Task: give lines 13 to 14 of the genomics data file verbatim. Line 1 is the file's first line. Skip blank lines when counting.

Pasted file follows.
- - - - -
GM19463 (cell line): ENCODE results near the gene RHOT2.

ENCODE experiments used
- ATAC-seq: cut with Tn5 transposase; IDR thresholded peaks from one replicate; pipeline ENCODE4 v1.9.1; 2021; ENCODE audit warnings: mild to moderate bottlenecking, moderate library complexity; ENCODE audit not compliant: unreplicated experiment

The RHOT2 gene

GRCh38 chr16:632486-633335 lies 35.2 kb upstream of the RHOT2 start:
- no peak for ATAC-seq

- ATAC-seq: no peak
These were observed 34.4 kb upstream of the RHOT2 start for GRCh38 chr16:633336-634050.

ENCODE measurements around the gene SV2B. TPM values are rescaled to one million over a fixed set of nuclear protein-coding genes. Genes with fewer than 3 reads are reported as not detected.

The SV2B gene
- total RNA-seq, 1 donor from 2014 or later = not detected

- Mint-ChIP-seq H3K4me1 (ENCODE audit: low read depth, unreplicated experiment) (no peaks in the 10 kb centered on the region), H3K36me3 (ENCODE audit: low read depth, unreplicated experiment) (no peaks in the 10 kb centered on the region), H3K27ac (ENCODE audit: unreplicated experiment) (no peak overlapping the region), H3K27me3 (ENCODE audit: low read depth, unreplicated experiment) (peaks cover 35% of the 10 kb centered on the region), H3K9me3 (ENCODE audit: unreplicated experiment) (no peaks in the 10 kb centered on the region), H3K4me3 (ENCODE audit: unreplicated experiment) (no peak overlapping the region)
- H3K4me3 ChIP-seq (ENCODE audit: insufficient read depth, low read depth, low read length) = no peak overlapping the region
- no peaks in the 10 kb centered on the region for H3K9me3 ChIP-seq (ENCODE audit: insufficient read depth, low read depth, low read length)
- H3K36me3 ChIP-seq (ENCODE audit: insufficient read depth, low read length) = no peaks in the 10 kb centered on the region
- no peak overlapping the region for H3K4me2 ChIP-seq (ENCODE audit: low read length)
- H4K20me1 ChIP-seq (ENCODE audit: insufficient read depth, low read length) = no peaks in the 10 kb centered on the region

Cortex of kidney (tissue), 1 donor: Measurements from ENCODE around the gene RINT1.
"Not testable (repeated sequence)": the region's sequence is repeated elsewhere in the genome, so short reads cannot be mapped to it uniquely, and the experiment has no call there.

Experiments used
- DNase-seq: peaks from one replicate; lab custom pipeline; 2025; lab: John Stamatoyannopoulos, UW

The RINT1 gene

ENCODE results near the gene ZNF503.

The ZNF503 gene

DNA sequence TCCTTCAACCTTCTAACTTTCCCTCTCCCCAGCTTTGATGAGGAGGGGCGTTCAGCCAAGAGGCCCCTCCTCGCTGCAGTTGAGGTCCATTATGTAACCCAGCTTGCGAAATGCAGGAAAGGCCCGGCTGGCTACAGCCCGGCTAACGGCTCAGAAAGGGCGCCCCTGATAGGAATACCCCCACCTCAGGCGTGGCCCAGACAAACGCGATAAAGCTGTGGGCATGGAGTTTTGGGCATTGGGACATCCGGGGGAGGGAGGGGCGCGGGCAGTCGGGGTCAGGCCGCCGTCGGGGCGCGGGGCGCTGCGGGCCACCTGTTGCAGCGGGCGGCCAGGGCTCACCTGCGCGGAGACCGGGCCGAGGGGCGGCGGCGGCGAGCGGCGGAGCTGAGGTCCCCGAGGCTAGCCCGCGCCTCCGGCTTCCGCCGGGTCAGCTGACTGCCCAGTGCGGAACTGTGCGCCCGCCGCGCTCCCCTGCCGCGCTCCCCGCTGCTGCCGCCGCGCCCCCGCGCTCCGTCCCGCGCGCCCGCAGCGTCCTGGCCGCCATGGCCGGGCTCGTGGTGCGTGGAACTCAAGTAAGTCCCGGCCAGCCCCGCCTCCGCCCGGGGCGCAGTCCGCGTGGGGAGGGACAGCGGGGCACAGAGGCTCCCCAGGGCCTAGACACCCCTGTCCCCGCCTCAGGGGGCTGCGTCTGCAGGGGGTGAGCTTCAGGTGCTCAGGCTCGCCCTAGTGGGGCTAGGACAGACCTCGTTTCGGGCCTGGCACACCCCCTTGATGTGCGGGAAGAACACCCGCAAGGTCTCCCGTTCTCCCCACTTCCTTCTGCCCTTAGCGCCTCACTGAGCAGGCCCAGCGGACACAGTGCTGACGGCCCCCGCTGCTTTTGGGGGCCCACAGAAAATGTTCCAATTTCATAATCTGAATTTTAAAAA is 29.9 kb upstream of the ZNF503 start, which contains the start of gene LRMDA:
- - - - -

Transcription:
- H3K4me3 ChIP-seq (ENCODE audit: insufficient read depth, low read depth, low read length) = no peak overlapping the region
- no peaks in the 10 kb centered on the region for H3K9me3 ChIP-seq (ENCODE audit: insufficient read depth, low read depth, low read length)